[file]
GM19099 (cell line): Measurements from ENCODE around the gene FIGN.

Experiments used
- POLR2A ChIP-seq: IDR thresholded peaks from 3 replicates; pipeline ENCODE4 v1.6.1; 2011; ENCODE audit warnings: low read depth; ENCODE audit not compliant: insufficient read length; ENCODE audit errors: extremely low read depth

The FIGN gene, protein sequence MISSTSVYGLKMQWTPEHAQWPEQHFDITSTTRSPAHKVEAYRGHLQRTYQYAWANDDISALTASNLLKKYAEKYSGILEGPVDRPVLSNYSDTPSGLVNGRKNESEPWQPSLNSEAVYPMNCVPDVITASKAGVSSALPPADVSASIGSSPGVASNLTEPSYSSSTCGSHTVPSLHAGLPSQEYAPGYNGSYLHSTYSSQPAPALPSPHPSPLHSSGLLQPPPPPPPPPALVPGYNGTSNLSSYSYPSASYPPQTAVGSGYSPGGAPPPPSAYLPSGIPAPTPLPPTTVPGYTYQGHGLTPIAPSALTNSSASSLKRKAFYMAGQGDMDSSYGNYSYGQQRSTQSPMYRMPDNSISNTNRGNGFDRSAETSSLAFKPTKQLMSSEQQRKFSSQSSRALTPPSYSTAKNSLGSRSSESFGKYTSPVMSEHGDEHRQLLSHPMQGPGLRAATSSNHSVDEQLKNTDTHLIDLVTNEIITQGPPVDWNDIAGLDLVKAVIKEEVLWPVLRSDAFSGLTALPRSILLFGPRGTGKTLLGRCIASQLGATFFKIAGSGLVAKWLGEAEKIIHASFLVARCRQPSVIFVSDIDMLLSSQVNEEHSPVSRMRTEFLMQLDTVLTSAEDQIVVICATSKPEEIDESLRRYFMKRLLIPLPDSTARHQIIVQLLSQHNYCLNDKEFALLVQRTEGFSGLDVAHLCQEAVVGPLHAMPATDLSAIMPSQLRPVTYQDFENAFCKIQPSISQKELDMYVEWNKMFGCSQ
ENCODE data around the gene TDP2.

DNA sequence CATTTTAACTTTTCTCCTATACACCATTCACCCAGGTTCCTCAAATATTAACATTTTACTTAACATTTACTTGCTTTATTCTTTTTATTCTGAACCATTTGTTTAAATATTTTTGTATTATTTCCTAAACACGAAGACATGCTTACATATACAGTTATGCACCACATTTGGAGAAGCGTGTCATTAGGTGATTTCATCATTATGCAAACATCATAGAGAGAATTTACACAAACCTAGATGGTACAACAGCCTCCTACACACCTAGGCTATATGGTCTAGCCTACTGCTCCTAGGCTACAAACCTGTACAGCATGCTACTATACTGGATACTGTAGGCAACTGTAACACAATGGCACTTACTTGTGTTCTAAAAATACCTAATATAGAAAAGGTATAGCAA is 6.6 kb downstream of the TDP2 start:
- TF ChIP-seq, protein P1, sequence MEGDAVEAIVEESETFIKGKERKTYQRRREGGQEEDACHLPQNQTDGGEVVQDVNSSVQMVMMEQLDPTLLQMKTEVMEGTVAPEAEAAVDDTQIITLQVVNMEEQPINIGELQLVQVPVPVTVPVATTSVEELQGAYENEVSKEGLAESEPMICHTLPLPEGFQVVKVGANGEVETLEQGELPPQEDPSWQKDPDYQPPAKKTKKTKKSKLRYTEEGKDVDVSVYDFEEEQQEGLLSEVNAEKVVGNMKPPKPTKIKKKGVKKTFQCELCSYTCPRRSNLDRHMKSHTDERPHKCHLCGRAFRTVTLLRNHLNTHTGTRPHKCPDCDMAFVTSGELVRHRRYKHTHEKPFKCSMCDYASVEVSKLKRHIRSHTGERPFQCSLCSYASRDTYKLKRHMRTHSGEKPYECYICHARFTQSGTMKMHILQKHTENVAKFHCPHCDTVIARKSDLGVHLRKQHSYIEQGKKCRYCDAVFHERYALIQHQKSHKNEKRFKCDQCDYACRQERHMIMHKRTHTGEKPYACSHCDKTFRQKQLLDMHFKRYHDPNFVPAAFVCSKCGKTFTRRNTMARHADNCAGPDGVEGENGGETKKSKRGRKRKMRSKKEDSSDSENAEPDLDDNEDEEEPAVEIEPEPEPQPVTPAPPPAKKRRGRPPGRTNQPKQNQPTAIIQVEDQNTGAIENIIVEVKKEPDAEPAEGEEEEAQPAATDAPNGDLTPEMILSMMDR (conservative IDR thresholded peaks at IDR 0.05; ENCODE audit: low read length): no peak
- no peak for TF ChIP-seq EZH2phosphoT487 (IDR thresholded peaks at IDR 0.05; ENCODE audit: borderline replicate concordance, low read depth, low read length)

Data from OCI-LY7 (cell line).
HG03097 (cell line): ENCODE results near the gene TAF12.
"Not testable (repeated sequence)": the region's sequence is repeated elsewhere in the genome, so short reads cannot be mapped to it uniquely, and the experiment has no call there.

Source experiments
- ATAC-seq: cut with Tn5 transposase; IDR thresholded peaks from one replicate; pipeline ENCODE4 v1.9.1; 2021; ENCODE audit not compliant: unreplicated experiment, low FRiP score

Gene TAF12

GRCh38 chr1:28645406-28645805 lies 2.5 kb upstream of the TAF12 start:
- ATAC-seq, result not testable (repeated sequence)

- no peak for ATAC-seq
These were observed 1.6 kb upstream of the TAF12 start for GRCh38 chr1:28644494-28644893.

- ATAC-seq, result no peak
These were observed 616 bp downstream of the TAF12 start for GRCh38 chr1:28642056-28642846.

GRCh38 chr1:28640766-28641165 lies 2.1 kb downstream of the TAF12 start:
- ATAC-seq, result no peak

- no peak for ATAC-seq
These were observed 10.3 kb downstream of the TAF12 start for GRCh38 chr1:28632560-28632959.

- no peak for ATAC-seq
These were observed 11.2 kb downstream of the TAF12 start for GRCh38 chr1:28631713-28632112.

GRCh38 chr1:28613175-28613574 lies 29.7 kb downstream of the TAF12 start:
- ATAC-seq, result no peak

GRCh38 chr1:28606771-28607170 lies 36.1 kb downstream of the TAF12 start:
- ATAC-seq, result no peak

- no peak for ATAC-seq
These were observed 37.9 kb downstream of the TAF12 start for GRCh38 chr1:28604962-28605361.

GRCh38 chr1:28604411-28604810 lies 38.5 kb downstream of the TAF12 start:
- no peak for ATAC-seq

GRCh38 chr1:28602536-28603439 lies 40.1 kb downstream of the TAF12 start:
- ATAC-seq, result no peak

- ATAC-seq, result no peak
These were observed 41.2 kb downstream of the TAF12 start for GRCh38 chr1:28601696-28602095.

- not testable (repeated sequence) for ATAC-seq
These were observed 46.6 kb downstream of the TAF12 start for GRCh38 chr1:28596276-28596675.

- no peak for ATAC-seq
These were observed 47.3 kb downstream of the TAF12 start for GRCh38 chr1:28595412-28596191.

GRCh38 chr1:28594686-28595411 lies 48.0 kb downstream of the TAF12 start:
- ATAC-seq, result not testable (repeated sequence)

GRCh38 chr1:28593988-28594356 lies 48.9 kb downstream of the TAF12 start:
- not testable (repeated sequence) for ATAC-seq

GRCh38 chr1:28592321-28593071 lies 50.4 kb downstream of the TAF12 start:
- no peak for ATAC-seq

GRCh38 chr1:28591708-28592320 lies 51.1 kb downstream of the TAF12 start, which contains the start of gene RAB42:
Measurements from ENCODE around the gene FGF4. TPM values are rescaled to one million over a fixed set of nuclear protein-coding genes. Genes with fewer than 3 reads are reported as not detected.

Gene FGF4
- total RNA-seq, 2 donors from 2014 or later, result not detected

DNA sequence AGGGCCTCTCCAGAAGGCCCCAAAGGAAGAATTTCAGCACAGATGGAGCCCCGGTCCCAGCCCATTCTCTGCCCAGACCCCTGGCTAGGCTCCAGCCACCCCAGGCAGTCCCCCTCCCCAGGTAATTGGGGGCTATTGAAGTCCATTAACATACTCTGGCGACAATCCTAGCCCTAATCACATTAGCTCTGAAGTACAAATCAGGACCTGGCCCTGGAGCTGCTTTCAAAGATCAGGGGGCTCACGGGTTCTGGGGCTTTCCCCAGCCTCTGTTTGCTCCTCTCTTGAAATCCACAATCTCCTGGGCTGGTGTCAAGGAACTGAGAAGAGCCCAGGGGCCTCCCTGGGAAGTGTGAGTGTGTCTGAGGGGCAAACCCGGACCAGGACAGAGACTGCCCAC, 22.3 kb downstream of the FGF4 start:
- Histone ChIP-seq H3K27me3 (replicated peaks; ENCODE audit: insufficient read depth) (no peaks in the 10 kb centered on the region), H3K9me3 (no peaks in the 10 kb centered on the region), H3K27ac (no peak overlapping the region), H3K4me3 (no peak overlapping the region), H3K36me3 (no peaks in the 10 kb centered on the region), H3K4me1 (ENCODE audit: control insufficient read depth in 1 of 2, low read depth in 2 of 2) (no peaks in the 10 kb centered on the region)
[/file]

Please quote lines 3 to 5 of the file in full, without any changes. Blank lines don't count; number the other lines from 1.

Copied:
- POLR2A ChIP-seq: IDR thresholded peaks from 3 replicates; pipeline ENCODE4 v1.6.1; 2011; ENCODE audit warnings: low read depth; ENCODE audit not compliant: insufficient read length; ENCODE audit errors: extremely low read depth

The FIGN gene, protein sequence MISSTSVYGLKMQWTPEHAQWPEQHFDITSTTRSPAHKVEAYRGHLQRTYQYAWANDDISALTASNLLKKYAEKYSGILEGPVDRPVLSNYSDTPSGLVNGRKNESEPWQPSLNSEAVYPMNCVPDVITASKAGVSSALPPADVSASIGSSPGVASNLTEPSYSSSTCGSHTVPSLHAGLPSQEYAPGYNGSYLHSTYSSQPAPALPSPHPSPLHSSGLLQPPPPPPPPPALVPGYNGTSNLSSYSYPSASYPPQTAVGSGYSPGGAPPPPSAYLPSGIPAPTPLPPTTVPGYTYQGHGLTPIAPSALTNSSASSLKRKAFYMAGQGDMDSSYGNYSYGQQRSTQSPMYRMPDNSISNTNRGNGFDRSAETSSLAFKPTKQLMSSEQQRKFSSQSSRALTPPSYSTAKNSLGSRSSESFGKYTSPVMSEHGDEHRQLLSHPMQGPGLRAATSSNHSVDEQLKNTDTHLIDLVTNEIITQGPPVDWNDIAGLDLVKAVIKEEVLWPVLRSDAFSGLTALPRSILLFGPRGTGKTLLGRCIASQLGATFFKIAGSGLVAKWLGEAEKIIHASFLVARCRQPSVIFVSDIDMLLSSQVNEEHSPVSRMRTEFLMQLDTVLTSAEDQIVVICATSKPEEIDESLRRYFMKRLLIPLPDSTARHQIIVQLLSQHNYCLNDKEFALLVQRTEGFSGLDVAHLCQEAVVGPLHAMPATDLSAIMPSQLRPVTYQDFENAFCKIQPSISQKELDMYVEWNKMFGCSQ
ENCODE data around the gene TDP2.